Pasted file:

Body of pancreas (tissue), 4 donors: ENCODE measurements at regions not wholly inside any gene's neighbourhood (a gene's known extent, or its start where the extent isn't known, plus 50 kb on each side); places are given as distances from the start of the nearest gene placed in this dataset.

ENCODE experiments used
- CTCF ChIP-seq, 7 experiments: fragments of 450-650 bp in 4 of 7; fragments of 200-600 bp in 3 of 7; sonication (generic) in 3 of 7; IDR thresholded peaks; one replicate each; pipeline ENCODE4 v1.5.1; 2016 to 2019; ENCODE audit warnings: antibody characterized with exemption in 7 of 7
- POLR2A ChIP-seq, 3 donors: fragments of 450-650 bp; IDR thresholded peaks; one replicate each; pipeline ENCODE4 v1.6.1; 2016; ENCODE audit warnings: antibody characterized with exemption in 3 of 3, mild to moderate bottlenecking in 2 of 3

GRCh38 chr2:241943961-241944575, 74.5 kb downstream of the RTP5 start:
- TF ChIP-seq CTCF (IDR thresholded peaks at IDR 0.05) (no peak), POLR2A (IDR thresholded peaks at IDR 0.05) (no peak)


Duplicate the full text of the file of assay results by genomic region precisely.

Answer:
Body of pancreas (tissue), 4 donors: ENCODE measurements at regions not wholly inside any gene's neighbourhood (a gene's known extent, or its start where the extent isn't known, plus 50 kb on each side); places are given as distances from the start of the nearest gene placed in this dataset.

ENCODE experiments used
- CTCF ChIP-seq, 7 experiments: fragments of 450-650 bp in 4 of 7; fragments of 200-600 bp in 3 of 7; sonication (generic) in 3 of 7; IDR thresholded peaks; one replicate each; pipeline ENCODE4 v1.5.1; 2016 to 2019; ENCODE audit warnings: antibody characterized with exemption in 7 of 7
- POLR2A ChIP-seq, 3 donors: fragments of 450-650 bp; IDR thresholded peaks; one replicate each; pipeline ENCODE4 v1.6.1; 2016; ENCODE audit warnings: antibody characterized with exemption in 3 of 3, mild to moderate bottlenecking in 2 of 3

GRCh38 chr2:241943961-241944575, 74.5 kb downstream of the RTP5 start:
- TF ChIP-seq CTCF (IDR thresholded peaks at IDR 0.05) (no peak), POLR2A (IDR thresholded peaks at IDR 0.05) (no peak)